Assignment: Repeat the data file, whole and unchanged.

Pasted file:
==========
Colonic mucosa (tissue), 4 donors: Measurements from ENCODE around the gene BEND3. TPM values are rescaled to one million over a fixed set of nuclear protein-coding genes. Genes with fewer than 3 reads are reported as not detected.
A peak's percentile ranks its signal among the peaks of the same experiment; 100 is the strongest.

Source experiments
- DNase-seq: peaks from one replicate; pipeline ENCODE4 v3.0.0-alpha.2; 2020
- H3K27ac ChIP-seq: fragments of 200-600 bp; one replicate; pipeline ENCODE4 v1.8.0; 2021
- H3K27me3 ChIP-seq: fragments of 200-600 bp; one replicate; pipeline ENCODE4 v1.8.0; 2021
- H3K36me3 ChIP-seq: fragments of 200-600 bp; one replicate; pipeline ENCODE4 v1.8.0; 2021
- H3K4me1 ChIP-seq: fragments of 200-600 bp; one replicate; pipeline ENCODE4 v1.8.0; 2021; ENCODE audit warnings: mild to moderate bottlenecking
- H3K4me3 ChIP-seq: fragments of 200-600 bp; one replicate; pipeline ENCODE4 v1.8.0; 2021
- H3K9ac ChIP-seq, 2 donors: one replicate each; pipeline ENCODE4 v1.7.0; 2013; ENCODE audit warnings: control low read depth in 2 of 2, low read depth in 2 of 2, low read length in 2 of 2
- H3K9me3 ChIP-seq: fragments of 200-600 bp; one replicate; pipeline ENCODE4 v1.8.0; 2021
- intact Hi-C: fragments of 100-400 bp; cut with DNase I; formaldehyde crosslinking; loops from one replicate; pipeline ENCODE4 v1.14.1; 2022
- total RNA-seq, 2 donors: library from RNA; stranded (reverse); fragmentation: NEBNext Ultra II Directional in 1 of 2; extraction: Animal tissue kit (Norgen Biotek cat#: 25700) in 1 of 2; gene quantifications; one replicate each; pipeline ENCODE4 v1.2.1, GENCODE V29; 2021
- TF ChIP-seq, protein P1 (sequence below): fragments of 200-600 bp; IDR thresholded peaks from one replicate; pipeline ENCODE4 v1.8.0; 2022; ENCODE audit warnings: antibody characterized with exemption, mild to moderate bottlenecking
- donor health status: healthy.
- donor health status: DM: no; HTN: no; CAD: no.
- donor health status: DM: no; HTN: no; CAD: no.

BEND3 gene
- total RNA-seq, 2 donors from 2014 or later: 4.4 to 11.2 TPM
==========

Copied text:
Colonic mucosa (tissue), 4 donors: Measurements from ENCODE around the gene BEND3. TPM values are rescaled to one million over a fixed set of nuclear protein-coding genes. Genes with fewer than 3 reads are reported as not detected.
A peak's percentile ranks its signal among the peaks of the same experiment; 100 is the strongest.

Source experiments
- DNase-seq: peaks from one replicate; pipeline ENCODE4 v3.0.0-alpha.2; 2020
- H3K27ac ChIP-seq: fragments of 200-600 bp; one replicate; pipeline ENCODE4 v1.8.0; 2021
- H3K27me3 ChIP-seq: fragments of 200-600 bp; one replicate; pipeline ENCODE4 v1.8.0; 2021
- H3K36me3 ChIP-seq: fragments of 200-600 bp; one replicate; pipeline ENCODE4 v1.8.0; 2021
- H3K4me1 ChIP-seq: fragments of 200-600 bp; one replicate; pipeline ENCODE4 v1.8.0; 2021; ENCODE audit warnings: mild to moderate bottlenecking
- H3K4me3 ChIP-seq: fragments of 200-600 bp; one replicate; pipeline ENCODE4 v1.8.0; 2021
- H3K9ac ChIP-seq, 2 donors: one replicate each; pipeline ENCODE4 v1.7.0; 2013; ENCODE audit warnings: control low read depth in 2 of 2, low read depth in 2 of 2, low read length in 2 of 2
- H3K9me3 ChIP-seq: fragments of 200-600 bp; one replicate; pipeline ENCODE4 v1.8.0; 2021
- intact Hi-C: fragments of 100-400 bp; cut with DNase I; formaldehyde crosslinking; loops from one replicate; pipeline ENCODE4 v1.14.1; 2022
- total RNA-seq, 2 donors: library from RNA; stranded (reverse); fragmentation: NEBNext Ultra II Directional in 1 of 2; extraction: Animal tissue kit (Norgen Biotek cat#: 25700) in 1 of 2; gene quantifications; one replicate each; pipeline ENCODE4 v1.2.1, GENCODE V29; 2021
- TF ChIP-seq, protein P1 (sequence below): fragments of 200-600 bp; IDR thresholded peaks from one replicate; pipeline ENCODE4 v1.8.0; 2022; ENCODE audit warnings: antibody characterized with exemption, mild to moderate bottlenecking
- donor health status: healthy.
- donor health status: DM: no; HTN: no; CAD: no.
- donor health status: DM: no; HTN: no; CAD: no.

BEND3 gene
- total RNA-seq, 2 donors from 2014 or later: 4.4 to 11.2 TPM